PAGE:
Brown Arrests Former Healthcare Clinic Manager for $2.2 Million Medi-Cal Rip-off

Friday, October 9, 2009
Contact: (916) 210-6000,

Siskiyou County – Attorney General Edmund G. Brown Jr. announced that he has filed criminal charges against the former manager of a Mount Shasta-based medical clinic who filed “bogus claims” under Medi-Cal for medical services that were never performed.

Denise Fairhurst, 57, of Redding, was arrested Wednesday on five criminal counts of grand theft, insurance fraud and submitting false claims to the government. She is being held in Siskiyou County Jail on $1 million dollar bail. Arraignment is set for today in Siskiyou Superior Court at 3:00 p.m.

“Fairhurst ran a health clinic that was losing money and in danger of closing because of widespread financial mismanagement,” Brown said. “To keep her operation afloat, she submitted bogus claims to Medi-Cal and in the process violated California law.”

Brown’s criminal complaint, filed in Siskiyou Superior Court, contends that between January 2004 and December 2007, Fairhurst, the former manager of Alpine Healthcare Clinic, billed Medi-Cal $2.2 million for services not rendered to beneficiaries to help pay Alpine’s operations and management. In addition, Fairhurst used $33,492 of the funds to pay personal credit card bills.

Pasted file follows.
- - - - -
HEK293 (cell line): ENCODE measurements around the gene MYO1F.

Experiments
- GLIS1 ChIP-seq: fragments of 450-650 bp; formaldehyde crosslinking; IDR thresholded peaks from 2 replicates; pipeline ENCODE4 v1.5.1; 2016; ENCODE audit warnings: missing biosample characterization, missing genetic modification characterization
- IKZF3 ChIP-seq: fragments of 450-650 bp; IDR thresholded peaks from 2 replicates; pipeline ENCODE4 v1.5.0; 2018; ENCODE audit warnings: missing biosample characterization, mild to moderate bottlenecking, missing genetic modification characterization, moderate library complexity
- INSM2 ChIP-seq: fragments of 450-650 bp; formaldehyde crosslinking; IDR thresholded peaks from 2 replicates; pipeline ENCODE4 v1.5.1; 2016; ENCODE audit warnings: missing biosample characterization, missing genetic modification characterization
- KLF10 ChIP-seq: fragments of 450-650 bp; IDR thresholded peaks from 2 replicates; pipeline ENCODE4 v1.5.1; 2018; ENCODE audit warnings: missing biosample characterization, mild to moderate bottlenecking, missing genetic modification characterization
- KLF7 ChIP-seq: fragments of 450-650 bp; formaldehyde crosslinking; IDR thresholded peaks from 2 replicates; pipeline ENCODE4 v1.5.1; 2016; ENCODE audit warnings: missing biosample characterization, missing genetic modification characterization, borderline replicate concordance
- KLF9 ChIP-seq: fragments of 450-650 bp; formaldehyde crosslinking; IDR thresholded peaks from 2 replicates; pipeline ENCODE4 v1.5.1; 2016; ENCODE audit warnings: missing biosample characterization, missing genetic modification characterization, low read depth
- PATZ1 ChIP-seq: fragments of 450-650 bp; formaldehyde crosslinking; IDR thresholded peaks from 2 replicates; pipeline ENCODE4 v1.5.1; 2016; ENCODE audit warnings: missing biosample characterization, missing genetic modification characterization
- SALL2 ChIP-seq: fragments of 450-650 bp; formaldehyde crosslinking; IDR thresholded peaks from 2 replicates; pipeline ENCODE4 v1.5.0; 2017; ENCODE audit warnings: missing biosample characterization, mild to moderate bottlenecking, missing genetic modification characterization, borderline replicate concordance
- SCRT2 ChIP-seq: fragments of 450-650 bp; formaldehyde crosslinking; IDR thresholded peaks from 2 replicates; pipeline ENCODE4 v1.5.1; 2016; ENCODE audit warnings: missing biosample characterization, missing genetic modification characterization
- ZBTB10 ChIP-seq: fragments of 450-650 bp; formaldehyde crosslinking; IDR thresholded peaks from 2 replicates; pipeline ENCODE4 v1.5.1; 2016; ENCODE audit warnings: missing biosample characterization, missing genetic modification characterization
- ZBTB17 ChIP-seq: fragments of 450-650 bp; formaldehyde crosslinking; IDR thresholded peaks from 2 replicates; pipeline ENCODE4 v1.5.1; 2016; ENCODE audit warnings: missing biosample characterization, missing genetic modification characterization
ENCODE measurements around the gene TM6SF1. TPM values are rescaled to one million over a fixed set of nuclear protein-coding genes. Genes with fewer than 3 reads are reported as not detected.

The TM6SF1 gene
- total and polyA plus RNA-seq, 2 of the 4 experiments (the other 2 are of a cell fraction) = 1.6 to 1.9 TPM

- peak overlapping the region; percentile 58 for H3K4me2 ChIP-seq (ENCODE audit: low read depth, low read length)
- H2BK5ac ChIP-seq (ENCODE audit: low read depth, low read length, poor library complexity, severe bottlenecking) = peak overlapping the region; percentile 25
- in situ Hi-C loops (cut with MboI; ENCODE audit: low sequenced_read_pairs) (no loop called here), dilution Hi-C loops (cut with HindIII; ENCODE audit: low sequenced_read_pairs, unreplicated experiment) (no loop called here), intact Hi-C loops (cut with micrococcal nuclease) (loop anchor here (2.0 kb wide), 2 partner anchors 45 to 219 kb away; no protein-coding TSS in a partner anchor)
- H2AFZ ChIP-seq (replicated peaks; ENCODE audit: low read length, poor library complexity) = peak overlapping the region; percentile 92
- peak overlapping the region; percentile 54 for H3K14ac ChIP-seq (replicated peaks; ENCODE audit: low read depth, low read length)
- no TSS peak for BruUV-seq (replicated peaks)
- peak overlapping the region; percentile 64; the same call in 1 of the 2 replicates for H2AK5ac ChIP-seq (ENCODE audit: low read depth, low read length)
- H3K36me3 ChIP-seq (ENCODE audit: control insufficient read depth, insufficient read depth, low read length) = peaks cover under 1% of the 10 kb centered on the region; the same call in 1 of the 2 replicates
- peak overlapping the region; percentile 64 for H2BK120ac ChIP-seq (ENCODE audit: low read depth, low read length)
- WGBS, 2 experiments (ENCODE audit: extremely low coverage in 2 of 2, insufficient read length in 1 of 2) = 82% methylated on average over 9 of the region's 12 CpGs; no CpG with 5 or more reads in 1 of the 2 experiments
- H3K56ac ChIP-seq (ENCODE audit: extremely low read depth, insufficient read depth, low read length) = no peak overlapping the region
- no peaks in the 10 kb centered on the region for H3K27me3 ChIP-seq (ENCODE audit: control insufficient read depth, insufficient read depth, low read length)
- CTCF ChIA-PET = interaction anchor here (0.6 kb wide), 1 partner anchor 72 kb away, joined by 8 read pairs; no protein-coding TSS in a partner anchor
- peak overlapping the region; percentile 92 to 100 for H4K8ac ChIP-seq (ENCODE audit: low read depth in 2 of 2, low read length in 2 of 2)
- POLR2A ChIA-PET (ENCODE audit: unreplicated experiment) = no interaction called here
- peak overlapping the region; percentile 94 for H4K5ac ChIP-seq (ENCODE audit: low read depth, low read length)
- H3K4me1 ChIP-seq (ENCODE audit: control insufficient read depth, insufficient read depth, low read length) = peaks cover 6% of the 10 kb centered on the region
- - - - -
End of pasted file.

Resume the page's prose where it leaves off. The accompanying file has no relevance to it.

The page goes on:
The clinic’s financial problems stemmed from Fairhurst’s inability to set appropriate compensation rates for employees and physicians. For instance, a member of the maintenance staff was paid $1000 a month to work one hour a week. Other medical clinics in town lost employees to Alpine because they could not compete with its pay structure. The clinic also lost income because of an agreement she made with doctors to provide care to patients when they were admitted to a hospital.

With costs rising, Fairhurst submitted false claims to Medi-Cal. She forged Medi-Cal forms, claiming that patients had received care at the clinic, even though some patients had not been to it in years. It is estimated that two-thirds of the claims she submitted were fraudulent.

The scheme unraveled when a member of the clinic’s board of directors discovered that payment claims had been submitted for patients who had not been seen at the clinic. The board of directors hired an accounting firm to conduct an audit of the clinic’s finances. Fairhurst refused to provide any information to the firm and resigned in June 2008.

The audit uncovered further evidence of Fairhurst’s activities, including the use of a personal credit card that was linked to the clinic’s bank account. The clinic’s board of directors referred its findings to the Attorney General’s Bureau of Medi-Cal Fraud and Elder Abuse for prosecution earlier this year.

If convicted, Fairhurst faces up to five years in prison.

To report fraud or abuse, call the Bureau of Medi-Cal Fraud and Elder Abuse's hotline at (800) 722-0432.

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